I get a torrent of catalogs. Some go directly into recycle, but a few are spectacular in themselves.....like Gump's, or one that came yesterday, from
POETRY, that features silk, linen and cashmere clothing. I do order from what I see in catalogs...from Soft Surroundings, for instance, but generally do it from the company's web site. I haven't been inside a store to buy clothing for years.
I love getting my gardening catalogs, and the spice catalog. I also get the usual junk catalogs selling stuff usually found in dollar stores. Those go into the recycling box.
I rarely order anything via a phone number or order form from catalogs. I go to their website and order directly from there. There are usually more discounts available there than what they advertise in the catalogs and you can read the reviews from other buyers. It also gives me a chance to wait a day or two for buyer's remorse to set in before completing the transaction.
I once tried cutting back on the number of catalogs I get by going to their websites and filling in the forms that request no catalogs be mailed to me. I ended up getting twice as many catalogs in the mail after that.
There is one clothing company (Redcats) that is especially bad about it. I probably get 6 catalogs a week from their various affiliated brands. Most contain the same items, just the covers and come-ons change. They are one of the companies I tried to curtail and got double back the volume of catalogs.
When I bought a house in northern california in 1999, I became the new recipient of dozens of to me obnoxious catalogs for cheesy decorations. I called each company and got my address taken off. On my own, I still get a few mailed items I don't need any more and still sort of enjoy - the Rejuvenation lighting catalog, and the UCLA alum thing that shows up once in a while, though that doesn't count as a catalog as such.
I used catalogs in my design work before the internet became as useful as it is, and I gradually got all of those stopped. I forced myself to cancel the heirloom roses catalog, but the website remains interesting to me - http://www.heirloomroses.com/
The people there are knowledgeable about conditions in various areas; I found them very helpful, plain old nice.
I also no longer get a catalog from a fellow (John Schoustra ) who ran a daylily and iris nursery in southern california (Greenwood Daylily Gardens). He was great for our clients, would deliver the rhizomes well packed himself sometimes. I don't know if he still owns it - he's younger than I am but might have retired. Incredible selection of daylilies, and he seemed to know each one personally.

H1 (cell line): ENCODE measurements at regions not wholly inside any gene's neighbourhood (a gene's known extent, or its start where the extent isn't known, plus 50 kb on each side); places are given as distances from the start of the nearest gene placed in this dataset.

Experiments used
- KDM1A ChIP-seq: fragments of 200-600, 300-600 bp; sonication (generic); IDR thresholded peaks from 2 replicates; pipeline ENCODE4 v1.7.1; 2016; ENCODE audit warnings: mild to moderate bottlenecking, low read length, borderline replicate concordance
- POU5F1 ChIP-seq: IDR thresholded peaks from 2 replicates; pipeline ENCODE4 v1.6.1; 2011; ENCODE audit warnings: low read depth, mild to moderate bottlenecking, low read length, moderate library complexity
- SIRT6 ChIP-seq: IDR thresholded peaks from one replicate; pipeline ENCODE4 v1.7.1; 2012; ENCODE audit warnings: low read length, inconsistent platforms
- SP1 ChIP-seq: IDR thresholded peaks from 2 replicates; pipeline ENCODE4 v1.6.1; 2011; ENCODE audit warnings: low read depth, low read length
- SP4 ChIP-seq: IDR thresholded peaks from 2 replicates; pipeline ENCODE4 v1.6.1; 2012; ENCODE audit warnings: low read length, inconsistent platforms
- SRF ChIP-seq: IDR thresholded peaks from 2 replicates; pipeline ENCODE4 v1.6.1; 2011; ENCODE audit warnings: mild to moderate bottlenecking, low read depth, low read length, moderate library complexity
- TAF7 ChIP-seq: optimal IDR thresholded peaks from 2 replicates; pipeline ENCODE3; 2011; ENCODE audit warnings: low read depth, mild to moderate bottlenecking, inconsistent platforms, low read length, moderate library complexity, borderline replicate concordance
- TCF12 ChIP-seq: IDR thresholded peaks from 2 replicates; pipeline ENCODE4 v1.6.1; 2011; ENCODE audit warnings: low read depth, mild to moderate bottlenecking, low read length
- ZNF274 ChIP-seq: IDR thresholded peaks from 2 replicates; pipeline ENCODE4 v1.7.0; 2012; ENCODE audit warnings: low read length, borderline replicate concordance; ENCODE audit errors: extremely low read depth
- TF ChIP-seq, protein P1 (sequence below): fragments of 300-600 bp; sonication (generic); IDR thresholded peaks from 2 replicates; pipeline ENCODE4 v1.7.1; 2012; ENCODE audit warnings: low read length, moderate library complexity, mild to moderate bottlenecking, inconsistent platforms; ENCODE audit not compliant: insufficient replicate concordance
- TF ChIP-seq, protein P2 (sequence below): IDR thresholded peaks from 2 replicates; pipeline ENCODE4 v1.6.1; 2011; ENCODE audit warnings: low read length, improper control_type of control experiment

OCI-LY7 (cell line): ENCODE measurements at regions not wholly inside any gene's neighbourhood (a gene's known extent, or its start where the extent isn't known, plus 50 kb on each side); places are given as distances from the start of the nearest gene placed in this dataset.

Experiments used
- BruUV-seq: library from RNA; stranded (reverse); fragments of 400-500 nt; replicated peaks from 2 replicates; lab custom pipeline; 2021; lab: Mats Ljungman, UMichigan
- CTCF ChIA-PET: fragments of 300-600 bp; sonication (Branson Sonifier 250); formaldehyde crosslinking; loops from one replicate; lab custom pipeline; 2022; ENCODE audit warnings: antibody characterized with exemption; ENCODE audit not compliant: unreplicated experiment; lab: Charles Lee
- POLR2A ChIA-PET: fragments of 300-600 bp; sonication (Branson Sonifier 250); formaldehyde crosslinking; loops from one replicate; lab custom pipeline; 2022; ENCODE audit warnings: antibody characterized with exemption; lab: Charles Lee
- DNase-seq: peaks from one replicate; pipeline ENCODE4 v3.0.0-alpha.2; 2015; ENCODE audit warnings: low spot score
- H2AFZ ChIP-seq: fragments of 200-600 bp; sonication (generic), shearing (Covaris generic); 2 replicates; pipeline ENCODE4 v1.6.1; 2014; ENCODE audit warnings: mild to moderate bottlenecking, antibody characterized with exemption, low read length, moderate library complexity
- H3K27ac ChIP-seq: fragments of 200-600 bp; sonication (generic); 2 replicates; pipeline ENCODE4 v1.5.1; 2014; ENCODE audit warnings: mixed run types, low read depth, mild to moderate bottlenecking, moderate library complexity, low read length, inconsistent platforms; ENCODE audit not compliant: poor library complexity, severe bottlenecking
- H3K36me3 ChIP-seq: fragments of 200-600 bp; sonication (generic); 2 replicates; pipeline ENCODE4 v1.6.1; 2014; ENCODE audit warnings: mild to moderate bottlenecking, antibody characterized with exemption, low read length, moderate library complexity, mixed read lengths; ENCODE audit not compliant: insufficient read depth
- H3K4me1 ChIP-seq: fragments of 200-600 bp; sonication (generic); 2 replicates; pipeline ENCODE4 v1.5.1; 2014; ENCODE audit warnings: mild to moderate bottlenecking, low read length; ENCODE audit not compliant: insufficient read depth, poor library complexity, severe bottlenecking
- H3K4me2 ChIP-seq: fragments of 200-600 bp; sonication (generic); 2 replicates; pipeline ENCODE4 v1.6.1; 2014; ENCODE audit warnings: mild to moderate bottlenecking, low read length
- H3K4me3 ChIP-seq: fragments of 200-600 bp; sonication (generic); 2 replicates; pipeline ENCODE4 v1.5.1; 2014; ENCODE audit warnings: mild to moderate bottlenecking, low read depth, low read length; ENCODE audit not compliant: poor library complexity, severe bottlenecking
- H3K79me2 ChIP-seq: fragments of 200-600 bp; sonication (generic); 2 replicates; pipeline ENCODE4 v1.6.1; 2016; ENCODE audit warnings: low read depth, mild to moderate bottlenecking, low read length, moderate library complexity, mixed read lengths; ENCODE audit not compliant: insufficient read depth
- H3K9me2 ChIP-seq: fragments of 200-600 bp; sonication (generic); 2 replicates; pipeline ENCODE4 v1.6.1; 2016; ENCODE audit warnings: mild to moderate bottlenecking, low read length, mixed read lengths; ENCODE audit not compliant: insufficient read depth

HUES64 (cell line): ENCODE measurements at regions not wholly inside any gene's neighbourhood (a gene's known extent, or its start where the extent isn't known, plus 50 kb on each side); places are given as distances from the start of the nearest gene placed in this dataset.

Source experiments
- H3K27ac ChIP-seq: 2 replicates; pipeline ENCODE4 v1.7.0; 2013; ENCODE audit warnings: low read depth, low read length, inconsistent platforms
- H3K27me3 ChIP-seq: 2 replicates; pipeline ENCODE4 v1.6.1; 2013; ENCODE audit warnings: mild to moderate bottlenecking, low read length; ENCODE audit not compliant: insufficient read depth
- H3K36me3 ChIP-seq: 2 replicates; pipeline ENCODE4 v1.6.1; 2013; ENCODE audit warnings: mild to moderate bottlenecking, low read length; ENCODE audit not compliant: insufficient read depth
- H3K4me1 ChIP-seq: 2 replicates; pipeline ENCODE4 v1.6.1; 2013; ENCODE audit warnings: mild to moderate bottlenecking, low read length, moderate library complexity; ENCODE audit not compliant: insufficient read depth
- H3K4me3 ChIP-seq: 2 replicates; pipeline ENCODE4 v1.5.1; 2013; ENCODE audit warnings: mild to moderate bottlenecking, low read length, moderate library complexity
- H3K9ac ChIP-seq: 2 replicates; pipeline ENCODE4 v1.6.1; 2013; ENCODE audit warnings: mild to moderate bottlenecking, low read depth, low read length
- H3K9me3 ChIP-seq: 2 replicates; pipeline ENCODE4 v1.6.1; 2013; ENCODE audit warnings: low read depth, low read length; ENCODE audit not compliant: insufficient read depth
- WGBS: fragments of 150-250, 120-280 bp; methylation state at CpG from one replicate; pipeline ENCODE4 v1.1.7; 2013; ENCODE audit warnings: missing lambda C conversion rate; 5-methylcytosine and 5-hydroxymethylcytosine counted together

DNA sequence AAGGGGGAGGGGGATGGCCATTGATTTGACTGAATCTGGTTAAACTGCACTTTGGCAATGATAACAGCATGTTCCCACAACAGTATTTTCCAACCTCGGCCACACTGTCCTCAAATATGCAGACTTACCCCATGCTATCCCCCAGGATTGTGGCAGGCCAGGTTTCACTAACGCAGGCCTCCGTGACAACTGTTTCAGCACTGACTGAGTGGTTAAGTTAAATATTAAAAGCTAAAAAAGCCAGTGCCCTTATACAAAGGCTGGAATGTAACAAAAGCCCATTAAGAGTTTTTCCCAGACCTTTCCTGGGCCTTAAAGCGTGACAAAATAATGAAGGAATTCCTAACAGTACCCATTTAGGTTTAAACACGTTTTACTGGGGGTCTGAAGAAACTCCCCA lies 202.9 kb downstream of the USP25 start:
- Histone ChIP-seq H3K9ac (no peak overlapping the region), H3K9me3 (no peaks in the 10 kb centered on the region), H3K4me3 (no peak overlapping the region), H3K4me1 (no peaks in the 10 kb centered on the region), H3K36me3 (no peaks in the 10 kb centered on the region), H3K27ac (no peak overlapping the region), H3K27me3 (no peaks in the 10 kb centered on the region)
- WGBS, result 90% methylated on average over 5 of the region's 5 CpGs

Aha, from the website it looks like he's not retired..
I hope by trash can, you mean recycle bin, non
You must be kidding. I live in a small town. Our dump has separate areas for corrugated cardboard, glass and "other". And I suspect that when nobody is looking, they pile it all into one big truck and throw it all in a big hole somewhere in the woods.
Yesterday, a new catalog from The Vermont Country Store arrived.
This is a company which runs two stores in Vermont in addition to its catalog. It's stock and trade is nostalgia and the miraculous finding of products from long ago. If you fondly remember how someone always gave your Aunt Lillian a bottle of Evening in Paris cologne (or was it parfum?) every Christmas, this is the catalog for you.
This edition featured "easy-care lightweight bedspreads." As I looked at the catalog, I could smell dissolving moth balls. Some are very nice. I would like the Abigail Adams bedspread, supposedly a reproduction of the spread this famous couple used while living in France . . . hmmm . . . I can trace them to London and the Netherlands but not France. The real problem is the queen-size version runs $269. I've searched Marshall's on and off for years for spreads that I could afford. Sigh. Whether the store is Marshall's or Vermont Country or Pottery Barn, I never seem to find colors I can use, no matter which room in the house I try to match. I am the reason many curtains are made of white fabric.
Others, like the multi-colored chenille spreads, are things I would just as soon leave in the 1950s. Another recalls the hushed voice of my late mother-in-law as she told me about her personal decorating triumphs that sounded awful.
They sell shampoos no longer made, like Lemon Up, which are "now formulated for today's hair," whatever that means. I hope the shampoo does not contain the chemicals found in industrial floor cleaners, the laureths, we are trying to avoid.
But, I do find things that I love in this book, particularly Maja cologne from Spain that appears randomly in obscure shops. I'm considering buying a dry iron, not because I starch my clothes, but because something always seems to happen to my steam irons. The one I own now has a broken control, because a certain 8 pound cat bounded up onto the ironing board and sent the iron to the floor before I could do anything about it. However, I think I will pass on the American flag folding fan, even if it is made of cotton.